Author: Alastair George
In only a few weeks, European leaders will have to decide on a new ECB President to replace the incumbent Mario Draghi, whose term expires in October. Draghi has been a radical ECB president, deftly playing a difficult political hand to win support for a EUR 2.5trn ECB balance sheet expansion. In a time of crisis he offered “whatever it takes” to save the euro. We can now believe his claim that he would do enough to restore financial stability to the eurozone. Yet the ECB’s work in terms of monetary policy, regulation and eurozone financial integration is far from complete. Unlike Draghi, the incoming ECB President faces no immediate crisis. However, politically challenging further convergence of fiscal trajectories, economic growth and bank sector regulation is required to ensure the long-term viability of the eurozone project. We believe markets would applaud an ECB President offering policy continuity in the short-term combined with the experience and political skills to ultimately drive further eurozone integration.
President Mario Draghi’s key achievement was to break the taboos that had paralysed ECB policymaking and left the weaker members of the eurozone at the mercy of volatile international capital flows and financial speculators. His “whatever it takes” speech in 2012 possibly defined his ECB Presidency. This speech was followed in 2015 by an EUR 2.5trn expansion of the ECB’s balance sheet, a policy critical to re-establishing the convergence of interest rates and control over monetary policy across the eurozone. His and other ECB’s officials measured communications during his tenure, both on and off the record, have carefully guided eurozone markets away from scenarios which could have impinged on the recovery later in the decade.
Yet while investors can praise Draghi’s determination to act in a time of crisis, inflation forecasts have been consistently missed even during the eurozone’s post-crisis expansion. In this regard, the ECB is not alone, as the unanticipated absence of inflationary pressure while GDP growth accelerated was a phenomenon observed across developed markets during this decade. Nevertheless, at the end of Draghi’s tenure it leaves ECB policy at an unusual setting with negative interest rates, new credit easing initiatives underway and doveish forward guidance, all despite several years of economic recovery.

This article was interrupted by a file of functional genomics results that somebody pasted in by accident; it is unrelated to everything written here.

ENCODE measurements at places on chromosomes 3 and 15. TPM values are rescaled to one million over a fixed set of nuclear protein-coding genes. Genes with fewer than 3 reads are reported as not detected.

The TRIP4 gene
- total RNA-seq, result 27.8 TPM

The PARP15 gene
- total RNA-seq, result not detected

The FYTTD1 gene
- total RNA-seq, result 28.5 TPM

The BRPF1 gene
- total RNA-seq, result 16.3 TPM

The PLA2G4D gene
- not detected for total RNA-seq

The ECB remains a relatively new institution and the euro a relatively new currency. In certain respects, the euro was sold on the perceived benefits to all sides while the drawbacks to each were downplayed. Nations which had endured periods of high inflation and high financing costs were attracted by the prospect of lower interest rates. Exporting nations desired the elimination of regular currency devaluations. However, few in favour of the eurozone project highlighted that a common currency would require convergence of much more than interest rates in order for it to succeed over the long-term. This has led to significant political tensions since the introduction of the common currency.
The necessary centralisation of bank regulation under the ECB is now underway but as of now there remains no consensus on the creation of a risk-free bond guaranteed by the eurozone as a whole, which could prevent the “doom loop” between sovereign government bonds and the local banking system. A eurozone-wide deposit insurance scheme has stalled during EU discussions, despite its obvious attractions of sharply reducing the risk of bank runs at the periphery of the eurozone.